July 2018
Volume 59, Issue 9
Open Access
ARVO Annual Meeting Abstract  |   July 2018
Comparison of Retinal Microvasculature and Neurodegenerative Changes among Alzheimer’s disease, Mild Cognitive Impairment, and Controls
Author Affiliations & Notes
  • Stephen Paul Yoon
    Duke University School of Medicine, Durham, North Carolina, United States
  • Dilraj Singh Grewal
    Ophthalmology, Duke University, Durham, North Carolina, United States
  • Bryce W Polascik
    Duke University, Durham, North Carolina, United States
  • Cynthia Dunn
    Neurology, Duke University, Durham, North Carolina, United States
  • Kim Johnson
    Neurology, Duke University, Durham, North Carolina, United States
  • James Burke
    Neurology, Duke University, Durham, North Carolina, United States
  • Sharon Fekrat
    Ophthalmology, Duke University, Durham, North Carolina, United States
Investigative Ophthalmology & Visual Science July 2018, Vol.59, 2818. doi:
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      Stephen Paul Yoon, Dilraj Singh Grewal, Bryce W Polascik, Cynthia Dunn, Kim Johnson, James Burke, Sharon Fekrat; Comparison of Retinal Microvasculature and Neurodegenerative Changes among Alzheimer’s disease, Mild Cognitive Impairment, and Controls. Invest. Ophthalmol. Vis. Sci. 2018;59(9):2818.

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      © ARVO (1962-2015); The Authors (2016-present)

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Abstract

Purpose : To evaluate retinal microvasculature and neurodegenerative alterations in patients with Alzheimer’s disease (AD) and Mild Cognitive Impairment (MCI) compared to controls using optical coherence tomography angiography (OCTA).

Methods : In this prospective study (Clinicaltrials.gov NCT03233646), subjects with AD or MCI aged ≥50 years, along with age and gender matched controls, were imaged using OCTA (Angioplex, Carl Zeiss Meditec, Dublin, CA) at the Duke Memory Disorders Clinic. Exclusion criteria included a history of non-AD associated dementia, diabetes mellitus, uncontrolled hypertension, demyelinating disorders, glaucoma, macular degeneration, other retinal pathology interfering with OCTA analysis, or corrected visual acuity of <20/40. All subjects underwent a Mini Mental State Examination (MMSE) to evaluate cognitive function. For each subject, one eye (the one with the highest quality scan quality, minimum 7/10) was analyzed for vessel density (VD) and perfusion density (PD) in the central 3mm of the superficial capillary plexus (SCP, 3x3mm scan), central macular thickness (CMT), ganglion cell layer (GCL) thickness, and retinal nerve fiber layer (RNFL) thickness. Analysis was automated using AngioPlex Metrix software (Carl Zeiss Meditec).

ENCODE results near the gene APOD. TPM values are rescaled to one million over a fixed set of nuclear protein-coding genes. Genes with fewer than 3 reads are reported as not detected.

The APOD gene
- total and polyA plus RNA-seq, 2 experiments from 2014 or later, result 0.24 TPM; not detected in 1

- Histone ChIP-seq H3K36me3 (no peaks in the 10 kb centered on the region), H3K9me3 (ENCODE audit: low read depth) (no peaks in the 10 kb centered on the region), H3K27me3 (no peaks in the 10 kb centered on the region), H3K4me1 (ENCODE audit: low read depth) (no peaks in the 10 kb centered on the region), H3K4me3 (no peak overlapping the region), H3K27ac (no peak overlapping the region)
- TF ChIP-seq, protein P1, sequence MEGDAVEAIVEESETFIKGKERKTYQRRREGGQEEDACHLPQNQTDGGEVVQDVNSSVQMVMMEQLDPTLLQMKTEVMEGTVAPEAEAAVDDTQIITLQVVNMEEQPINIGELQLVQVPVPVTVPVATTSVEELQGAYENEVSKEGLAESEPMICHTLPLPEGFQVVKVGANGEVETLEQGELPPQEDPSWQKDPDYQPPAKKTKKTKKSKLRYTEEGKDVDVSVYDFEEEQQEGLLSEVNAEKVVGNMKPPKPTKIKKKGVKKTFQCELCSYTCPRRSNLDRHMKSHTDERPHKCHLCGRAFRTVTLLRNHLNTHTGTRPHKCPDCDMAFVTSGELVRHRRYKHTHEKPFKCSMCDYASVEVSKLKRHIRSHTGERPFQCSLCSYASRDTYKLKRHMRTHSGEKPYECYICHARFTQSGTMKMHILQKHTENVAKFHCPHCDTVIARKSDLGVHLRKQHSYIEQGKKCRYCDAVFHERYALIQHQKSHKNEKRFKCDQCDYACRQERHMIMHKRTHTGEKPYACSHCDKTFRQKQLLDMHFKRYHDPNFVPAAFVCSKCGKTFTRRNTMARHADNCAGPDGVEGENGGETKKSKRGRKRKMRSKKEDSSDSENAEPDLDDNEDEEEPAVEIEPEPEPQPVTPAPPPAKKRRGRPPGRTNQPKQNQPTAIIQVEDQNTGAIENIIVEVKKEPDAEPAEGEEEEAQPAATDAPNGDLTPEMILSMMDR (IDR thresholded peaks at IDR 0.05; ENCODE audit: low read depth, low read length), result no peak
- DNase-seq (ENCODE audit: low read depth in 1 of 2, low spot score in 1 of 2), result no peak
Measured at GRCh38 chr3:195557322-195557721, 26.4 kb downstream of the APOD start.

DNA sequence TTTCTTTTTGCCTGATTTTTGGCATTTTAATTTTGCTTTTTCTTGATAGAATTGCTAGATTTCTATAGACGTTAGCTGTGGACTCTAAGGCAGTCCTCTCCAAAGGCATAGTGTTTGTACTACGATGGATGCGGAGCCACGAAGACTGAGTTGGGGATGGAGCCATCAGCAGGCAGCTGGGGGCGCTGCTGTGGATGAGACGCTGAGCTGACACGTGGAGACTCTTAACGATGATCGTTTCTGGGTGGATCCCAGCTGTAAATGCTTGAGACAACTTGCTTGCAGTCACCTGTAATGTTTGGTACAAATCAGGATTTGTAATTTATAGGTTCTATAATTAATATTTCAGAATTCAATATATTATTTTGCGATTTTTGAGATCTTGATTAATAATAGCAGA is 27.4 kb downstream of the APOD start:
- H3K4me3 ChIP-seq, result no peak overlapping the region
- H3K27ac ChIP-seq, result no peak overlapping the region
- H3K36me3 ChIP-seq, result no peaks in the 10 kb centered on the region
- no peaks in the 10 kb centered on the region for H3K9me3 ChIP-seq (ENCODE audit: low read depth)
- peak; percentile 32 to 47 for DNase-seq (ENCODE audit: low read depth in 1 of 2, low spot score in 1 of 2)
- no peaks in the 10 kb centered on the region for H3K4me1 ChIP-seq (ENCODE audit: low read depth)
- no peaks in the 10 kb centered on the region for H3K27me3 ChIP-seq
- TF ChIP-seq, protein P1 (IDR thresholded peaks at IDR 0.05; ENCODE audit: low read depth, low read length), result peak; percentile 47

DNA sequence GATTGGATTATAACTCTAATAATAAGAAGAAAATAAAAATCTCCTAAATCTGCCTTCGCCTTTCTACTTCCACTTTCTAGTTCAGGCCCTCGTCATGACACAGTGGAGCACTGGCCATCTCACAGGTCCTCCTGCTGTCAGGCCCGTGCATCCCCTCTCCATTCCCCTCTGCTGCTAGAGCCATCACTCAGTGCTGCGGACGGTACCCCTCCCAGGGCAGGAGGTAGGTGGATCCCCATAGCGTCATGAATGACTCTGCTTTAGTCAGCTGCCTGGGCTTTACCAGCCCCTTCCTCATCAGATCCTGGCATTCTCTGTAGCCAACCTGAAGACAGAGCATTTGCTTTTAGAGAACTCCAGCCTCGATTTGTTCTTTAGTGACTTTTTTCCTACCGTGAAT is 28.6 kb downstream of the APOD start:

Results : We enrolled 19 subjects with AD, 21 with MCI, and 82 age and gender matched controls (p>0.05). AD subjects had significantly decreased macular VD and PD in the central 3mm ETDRS grid when compared to controls (p<0.01). AD subjects also had significantly reduced macular VD and PD (p<0.005) when compared to MCI subjects. AD subjects had significantly decreased CMT (p=0.01) and GCL thickness (p<0.005) when compared to controls, while RNFL thickness was not significantly different. Although there was a trend towards a lower VD and PD, along with a thinner GCL in MCI compared to controls, the difference was not significant (Table). MMSE score correlated significantly with both VD and PD (p<0.0001), CMT (p=0.008), and GCL (p<0.001).

Conclusions : AD subjects had significantly reduced macular VD and PD when compared to both MCI and control subjects. Changes in the retinal microvasculature and GCL correlate with MMSE and may mirror small vessel cerebrovascular and neurodegenerative changes in AD. These parameters may serve as surrogate non-invasive biomarkers in diagnosing AD and monitoring progression of MCI to AD.

This is an abstract that was submitted for the 2018 ARVO Annual Meeting, held in Honolulu, Hawaii, April 29 - May 3, 2018.

 

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